Confessions of a Medical Student charts 20-year-old Ben Adler’s tragic-comic journey from home to med-school and the world beyond. Callow and impressionable, Ben leaves his over-anxious Russian-Jewish parents in their Toronto drugstore, and Angie, his girlfriend whom he plans to marry against his parents’ wishes. In anatomy, Ben dissects his cadaver, ‘Clive’, with lab-mates. As the first blush of med-school fades, Ben learns of his father’s life-threatening illness. Cash-poor, Ben enlists in the Navy to earn room and board, joins Lenny’s Underground Railroad for draft-dodgers, jeopardizing studies and provoking his ill father’s scorn. The novel chronicles the tumultuous years 1966-1971 through the eyes of a naïve, sentimental student striving to move beyond family, self, and place. Ben careens from mistake to mistake over four years, yet at the novel’s end he emerges with self-knowledge and a touch of worldly pain and wisdom.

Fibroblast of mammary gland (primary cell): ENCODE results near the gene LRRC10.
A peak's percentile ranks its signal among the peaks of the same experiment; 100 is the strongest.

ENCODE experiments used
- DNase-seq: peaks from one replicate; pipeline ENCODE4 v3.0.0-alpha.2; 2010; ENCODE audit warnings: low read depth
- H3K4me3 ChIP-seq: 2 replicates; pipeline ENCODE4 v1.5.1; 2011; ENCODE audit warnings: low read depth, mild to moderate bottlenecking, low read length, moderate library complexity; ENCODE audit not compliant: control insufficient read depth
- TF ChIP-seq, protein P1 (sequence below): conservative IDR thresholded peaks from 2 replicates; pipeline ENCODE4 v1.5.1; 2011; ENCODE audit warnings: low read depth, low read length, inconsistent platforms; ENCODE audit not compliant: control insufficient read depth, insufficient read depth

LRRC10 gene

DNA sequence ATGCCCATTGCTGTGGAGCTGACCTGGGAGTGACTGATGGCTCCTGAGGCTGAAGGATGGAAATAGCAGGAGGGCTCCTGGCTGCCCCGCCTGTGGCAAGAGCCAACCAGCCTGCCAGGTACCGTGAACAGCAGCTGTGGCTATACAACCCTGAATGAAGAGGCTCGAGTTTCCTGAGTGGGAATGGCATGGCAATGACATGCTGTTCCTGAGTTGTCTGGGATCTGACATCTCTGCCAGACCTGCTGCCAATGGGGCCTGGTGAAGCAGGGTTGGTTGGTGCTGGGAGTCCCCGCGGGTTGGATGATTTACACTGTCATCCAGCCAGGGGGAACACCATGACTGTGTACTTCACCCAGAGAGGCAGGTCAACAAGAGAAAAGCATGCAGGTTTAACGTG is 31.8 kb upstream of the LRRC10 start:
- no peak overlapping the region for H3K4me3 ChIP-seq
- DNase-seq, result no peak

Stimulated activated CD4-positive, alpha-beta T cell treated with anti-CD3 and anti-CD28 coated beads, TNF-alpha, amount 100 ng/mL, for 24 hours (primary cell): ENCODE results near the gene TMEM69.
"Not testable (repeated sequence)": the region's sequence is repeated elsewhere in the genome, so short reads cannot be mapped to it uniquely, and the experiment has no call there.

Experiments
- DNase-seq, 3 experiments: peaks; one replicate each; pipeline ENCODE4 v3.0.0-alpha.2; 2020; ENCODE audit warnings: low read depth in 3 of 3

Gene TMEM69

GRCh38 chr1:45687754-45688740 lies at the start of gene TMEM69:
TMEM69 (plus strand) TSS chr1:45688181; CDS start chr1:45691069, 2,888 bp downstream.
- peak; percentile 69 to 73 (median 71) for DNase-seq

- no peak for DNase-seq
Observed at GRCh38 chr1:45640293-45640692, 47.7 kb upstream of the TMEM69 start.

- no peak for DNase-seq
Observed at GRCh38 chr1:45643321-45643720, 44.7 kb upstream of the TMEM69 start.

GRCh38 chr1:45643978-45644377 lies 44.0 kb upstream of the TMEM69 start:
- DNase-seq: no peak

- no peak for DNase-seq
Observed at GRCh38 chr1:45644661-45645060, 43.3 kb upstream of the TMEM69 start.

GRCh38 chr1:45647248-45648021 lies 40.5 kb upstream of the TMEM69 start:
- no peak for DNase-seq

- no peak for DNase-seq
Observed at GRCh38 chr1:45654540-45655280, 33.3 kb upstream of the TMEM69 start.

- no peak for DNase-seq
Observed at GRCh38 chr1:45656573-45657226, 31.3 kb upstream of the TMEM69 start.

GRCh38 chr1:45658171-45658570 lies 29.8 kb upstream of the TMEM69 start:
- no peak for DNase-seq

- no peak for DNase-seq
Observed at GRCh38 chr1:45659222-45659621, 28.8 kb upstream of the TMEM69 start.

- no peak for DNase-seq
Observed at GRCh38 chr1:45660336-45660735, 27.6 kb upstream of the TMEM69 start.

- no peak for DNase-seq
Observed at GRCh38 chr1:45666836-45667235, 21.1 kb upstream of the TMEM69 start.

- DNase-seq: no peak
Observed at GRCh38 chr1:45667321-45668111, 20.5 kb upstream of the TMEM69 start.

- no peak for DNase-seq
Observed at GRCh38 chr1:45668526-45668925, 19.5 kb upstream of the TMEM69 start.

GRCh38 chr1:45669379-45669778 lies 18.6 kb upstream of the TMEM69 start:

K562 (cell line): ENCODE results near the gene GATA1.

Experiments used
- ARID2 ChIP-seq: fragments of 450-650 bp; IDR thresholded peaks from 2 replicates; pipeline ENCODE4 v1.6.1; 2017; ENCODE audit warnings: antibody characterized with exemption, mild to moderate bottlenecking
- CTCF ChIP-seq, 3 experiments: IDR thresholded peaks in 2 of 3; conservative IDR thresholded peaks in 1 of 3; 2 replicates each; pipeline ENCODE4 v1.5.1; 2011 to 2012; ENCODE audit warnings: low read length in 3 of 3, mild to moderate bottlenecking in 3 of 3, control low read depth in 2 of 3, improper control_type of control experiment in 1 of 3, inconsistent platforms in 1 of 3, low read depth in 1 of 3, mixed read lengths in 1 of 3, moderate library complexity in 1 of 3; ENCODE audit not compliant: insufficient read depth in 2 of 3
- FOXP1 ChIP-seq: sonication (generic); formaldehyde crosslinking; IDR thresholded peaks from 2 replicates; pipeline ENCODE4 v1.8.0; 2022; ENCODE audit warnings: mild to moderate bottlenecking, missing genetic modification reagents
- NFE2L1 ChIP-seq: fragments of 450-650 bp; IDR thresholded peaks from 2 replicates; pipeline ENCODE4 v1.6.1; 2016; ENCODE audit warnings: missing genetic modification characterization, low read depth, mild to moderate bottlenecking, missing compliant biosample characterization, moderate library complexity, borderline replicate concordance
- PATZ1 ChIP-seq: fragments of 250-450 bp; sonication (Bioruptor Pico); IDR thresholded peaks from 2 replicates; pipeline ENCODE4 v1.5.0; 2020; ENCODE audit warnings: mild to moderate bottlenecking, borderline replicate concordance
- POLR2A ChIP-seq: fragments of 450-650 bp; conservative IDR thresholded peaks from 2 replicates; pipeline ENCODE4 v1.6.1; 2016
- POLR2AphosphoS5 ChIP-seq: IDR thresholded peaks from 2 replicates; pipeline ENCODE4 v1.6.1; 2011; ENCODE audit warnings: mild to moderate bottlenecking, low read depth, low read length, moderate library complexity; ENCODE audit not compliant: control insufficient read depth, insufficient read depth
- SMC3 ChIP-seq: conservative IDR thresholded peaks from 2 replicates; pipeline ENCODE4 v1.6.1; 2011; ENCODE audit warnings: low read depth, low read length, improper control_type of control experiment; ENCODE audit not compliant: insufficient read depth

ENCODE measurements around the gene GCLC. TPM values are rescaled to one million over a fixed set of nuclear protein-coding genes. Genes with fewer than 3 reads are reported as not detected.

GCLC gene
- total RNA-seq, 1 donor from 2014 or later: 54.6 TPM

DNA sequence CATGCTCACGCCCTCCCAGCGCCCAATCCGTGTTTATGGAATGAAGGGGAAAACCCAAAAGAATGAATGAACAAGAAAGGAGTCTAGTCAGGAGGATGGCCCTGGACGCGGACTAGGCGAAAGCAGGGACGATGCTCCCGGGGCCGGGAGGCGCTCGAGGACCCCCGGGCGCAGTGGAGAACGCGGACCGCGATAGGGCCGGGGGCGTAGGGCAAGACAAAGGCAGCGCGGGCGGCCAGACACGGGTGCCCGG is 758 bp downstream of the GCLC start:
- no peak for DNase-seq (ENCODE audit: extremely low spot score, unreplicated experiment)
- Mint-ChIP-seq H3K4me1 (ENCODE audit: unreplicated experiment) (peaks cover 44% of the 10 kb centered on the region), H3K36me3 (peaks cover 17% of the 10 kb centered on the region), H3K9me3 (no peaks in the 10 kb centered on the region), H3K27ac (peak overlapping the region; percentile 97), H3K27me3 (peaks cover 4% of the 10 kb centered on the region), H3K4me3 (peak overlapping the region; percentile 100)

Ronald Ruskin is a psychiatrist at Mount Sinai Hospital, and associate professor and training and supervising analyst at Toronto Institute of Psychoanalysis. He has co-edited texts on psychotherapy supervision, as well as on humanities and medicine, such as his 2011 book Body and Soul. He is a founding editor of Ars Medica, a medical-humanities journal, published over forty-five stories in literary and medical journals, and written a thriller entitled The Last Panic, and The Analyst Who Laughed to Death, the tragic-comic story of a tormented analyst who never escaped childhood.